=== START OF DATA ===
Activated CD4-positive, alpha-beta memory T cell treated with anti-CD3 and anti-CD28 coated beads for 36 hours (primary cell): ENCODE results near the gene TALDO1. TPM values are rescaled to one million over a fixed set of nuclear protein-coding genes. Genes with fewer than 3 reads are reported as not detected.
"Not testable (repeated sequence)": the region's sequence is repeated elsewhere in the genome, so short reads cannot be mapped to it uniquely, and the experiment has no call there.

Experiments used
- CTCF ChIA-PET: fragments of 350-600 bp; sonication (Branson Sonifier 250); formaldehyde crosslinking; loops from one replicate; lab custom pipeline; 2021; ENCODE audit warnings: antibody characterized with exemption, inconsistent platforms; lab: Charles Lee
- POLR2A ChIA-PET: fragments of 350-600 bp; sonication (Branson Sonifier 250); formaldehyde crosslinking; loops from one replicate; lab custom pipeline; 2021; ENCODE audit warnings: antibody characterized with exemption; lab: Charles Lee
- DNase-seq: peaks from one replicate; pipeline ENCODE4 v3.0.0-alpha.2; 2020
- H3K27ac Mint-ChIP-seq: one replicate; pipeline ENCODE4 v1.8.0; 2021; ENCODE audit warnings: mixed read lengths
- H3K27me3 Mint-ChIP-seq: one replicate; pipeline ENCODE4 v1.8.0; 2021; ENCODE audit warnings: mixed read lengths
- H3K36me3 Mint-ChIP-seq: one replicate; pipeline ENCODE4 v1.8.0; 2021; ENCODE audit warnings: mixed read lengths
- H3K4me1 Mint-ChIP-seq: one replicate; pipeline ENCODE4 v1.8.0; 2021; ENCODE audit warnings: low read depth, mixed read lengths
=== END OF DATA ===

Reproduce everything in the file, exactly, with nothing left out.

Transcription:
Activated CD4-positive, alpha-beta memory T cell treated with anti-CD3 and anti-CD28 coated beads for 36 hours (primary cell): ENCODE results near the gene TALDO1. TPM values are rescaled to one million over a fixed set of nuclear protein-coding genes. Genes with fewer than 3 reads are reported as not detected.
"Not testable (repeated sequence)": the region's sequence is repeated elsewhere in the genome, so short reads cannot be mapped to it uniquely, and the experiment has no call there.

Experiments used
- CTCF ChIA-PET: fragments of 350-600 bp; sonication (Branson Sonifier 250); formaldehyde crosslinking; loops from one replicate; lab custom pipeline; 2021; ENCODE audit warnings: antibody characterized with exemption, inconsistent platforms; lab: Charles Lee
- POLR2A ChIA-PET: fragments of 350-600 bp; sonication (Branson Sonifier 250); formaldehyde crosslinking; loops from one replicate; lab custom pipeline; 2021; ENCODE audit warnings: antibody characterized with exemption; lab: Charles Lee
- DNase-seq: peaks from one replicate; pipeline ENCODE4 v3.0.0-alpha.2; 2020
- H3K27ac Mint-ChIP-seq: one replicate; pipeline ENCODE4 v1.8.0; 2021; ENCODE audit warnings: mixed read lengths
- H3K27me3 Mint-ChIP-seq: one replicate; pipeline ENCODE4 v1.8.0; 2021; ENCODE audit warnings: mixed read lengths
- H3K36me3 Mint-ChIP-seq: one replicate; pipeline ENCODE4 v1.8.0; 2021; ENCODE audit warnings: mixed read lengths
- H3K4me1 Mint-ChIP-seq: one replicate; pipeline ENCODE4 v1.8.0; 2021; ENCODE audit warnings: low read depth, mixed read lengths